The Gimme Shelter series is comprised of 3 segments:
Bombshells, of which the Untitled (Natalie Riding Lance -1) is a part of, presents nude figures - or “targets” - as accessories to destruction, and contrasts the work of nature with the inventions of humanity. Women attempt to tempt, cajole, beg, and admonish, while the weapons they address (including one of the unused nuclear bombs built for the 1945 Japan attacks) sit resolutely unaware.
The complementary Still Lifes, meanwhile, contains portraits of isolated missiles and bombs angled against a brilliant backdrop of blue. With no terrestrial reference points, the oddly-named weapons coyly threaten survival while standing handsomely and comfortably against the seemingly infinite sky.
A third black-and-white component of the collection, Thrusters, captures the inner-workings of these machines, the vents, rivets, tubes, and housings that appear uniformed and sterile, but reflect the very human work of engineers.
Together, the segments create an obvious interplay within a vacuum, exploring the gulf between the female and male, the organic and inorganic, the peaceful and destructive, the human and inhumane. But most compelling to me when composing these “portraits,” was how often the former (woman, nature, calm, life) concede almost all focus and aesthetic attention to the later (male, weaponry, catastrophe, death). Eventually, beauty always bows to the bomb, as the technologies created since the Manhattan Project, the U.S. Government’s R&D project that produced the first nuclear weapon, feel almost corporeal – sleek, suggestive, and attractive artifacts that, with vulnerable juxtaposition, ask us to consider our vanity, virility and predispositions.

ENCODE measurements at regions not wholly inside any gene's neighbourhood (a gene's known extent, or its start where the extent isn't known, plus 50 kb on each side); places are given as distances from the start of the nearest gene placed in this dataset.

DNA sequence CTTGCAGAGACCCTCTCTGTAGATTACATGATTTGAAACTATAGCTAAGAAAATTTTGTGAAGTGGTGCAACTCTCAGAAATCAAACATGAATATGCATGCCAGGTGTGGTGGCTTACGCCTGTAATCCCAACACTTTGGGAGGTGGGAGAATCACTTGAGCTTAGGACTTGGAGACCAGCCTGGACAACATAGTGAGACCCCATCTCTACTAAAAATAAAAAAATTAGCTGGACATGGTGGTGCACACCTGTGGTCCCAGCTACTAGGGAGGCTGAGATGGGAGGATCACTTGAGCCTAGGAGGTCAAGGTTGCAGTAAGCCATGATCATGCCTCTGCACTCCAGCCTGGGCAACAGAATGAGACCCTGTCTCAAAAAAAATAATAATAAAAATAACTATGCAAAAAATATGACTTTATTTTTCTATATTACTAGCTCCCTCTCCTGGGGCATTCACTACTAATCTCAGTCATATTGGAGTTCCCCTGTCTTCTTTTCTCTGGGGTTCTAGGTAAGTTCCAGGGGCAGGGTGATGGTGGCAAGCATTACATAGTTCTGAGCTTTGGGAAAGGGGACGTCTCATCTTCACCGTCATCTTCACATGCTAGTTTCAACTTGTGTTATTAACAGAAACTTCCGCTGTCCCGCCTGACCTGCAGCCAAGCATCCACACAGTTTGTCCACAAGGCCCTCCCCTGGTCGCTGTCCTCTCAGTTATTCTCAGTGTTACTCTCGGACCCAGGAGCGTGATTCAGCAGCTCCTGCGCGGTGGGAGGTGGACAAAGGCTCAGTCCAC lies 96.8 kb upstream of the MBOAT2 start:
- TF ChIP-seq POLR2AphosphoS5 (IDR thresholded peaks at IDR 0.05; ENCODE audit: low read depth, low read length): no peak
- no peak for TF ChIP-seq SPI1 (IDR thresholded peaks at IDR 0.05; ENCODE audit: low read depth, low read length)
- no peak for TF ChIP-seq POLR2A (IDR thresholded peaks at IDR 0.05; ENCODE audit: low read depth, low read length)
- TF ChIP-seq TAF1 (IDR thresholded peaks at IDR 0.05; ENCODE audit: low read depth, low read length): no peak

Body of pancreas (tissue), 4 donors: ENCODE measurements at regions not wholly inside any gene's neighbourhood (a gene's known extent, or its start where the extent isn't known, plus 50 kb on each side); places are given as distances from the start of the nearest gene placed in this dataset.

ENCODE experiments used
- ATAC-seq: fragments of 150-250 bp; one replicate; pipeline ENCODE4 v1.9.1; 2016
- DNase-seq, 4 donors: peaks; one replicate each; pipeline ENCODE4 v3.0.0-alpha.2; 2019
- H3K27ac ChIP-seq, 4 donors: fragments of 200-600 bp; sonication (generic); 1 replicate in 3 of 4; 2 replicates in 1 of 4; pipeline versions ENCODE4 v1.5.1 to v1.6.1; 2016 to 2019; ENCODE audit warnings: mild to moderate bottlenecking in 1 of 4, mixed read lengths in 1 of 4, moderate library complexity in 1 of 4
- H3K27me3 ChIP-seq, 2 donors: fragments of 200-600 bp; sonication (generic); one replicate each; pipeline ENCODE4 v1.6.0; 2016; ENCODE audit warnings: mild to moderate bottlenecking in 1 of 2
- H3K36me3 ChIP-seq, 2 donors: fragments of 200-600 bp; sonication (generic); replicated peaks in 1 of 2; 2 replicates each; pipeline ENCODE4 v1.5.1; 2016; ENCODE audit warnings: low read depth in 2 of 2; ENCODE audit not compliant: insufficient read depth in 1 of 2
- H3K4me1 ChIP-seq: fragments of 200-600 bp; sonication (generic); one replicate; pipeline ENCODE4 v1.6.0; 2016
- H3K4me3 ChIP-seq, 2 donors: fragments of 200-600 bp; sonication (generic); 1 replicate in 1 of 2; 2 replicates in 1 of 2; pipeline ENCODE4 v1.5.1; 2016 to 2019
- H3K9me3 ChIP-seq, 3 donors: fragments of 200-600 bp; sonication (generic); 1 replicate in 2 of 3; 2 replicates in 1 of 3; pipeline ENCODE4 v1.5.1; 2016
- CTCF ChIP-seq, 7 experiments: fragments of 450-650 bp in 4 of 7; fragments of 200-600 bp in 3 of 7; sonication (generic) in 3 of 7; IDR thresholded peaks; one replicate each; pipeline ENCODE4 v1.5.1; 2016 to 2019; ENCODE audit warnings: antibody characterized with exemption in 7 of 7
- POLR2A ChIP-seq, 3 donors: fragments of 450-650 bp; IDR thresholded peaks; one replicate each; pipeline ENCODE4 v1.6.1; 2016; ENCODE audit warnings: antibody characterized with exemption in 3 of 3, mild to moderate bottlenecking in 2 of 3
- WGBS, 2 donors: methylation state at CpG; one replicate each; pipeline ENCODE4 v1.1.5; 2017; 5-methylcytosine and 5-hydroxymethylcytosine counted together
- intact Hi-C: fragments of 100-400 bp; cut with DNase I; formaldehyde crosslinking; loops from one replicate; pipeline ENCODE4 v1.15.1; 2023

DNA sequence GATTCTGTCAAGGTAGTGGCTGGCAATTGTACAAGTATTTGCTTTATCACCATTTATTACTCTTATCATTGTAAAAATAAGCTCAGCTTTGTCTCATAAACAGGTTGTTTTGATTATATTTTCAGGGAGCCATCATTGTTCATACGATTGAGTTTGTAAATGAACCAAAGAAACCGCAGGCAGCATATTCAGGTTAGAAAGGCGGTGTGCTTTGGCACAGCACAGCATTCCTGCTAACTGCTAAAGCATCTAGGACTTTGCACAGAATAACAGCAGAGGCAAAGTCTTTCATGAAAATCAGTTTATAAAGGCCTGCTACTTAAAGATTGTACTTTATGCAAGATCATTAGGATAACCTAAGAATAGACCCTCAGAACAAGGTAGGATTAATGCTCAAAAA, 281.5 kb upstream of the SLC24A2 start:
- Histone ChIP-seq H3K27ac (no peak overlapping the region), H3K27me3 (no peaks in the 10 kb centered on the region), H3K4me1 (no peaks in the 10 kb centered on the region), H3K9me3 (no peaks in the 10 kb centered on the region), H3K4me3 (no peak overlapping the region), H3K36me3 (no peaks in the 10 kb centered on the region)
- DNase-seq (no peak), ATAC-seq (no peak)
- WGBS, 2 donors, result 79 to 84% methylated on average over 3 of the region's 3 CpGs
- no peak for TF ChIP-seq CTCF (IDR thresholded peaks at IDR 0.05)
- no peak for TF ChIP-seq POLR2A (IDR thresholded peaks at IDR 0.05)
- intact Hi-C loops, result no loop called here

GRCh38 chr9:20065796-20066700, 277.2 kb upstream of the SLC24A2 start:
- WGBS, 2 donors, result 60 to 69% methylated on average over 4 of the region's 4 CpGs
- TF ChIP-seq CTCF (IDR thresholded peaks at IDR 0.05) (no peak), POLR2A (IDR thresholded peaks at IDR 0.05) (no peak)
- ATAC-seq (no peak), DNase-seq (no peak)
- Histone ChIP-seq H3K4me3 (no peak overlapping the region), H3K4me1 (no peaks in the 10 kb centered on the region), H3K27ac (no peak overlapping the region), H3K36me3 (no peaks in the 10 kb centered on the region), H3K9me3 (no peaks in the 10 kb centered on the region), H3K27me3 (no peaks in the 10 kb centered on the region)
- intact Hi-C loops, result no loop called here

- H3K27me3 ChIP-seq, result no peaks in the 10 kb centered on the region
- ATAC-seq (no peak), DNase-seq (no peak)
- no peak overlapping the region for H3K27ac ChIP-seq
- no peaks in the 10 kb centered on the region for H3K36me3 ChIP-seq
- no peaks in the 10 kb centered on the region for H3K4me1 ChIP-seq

They ask us also to define them in a sense. Is the worth of a weapon actualized by threat or by use? Where do form and function fit in the struggle between protection and destruction, beauty and the bomb? In the larger sense, my aim extrapolates these questions to include us and our primal instincts – that for sex and that for survival. Why do we take so much pride in the phallic aesthetics of destruction? When we see purity and beauty dwarfed before their antithesis, which is more enticing – feminine form or masculine mechanics? And, most importantly, why?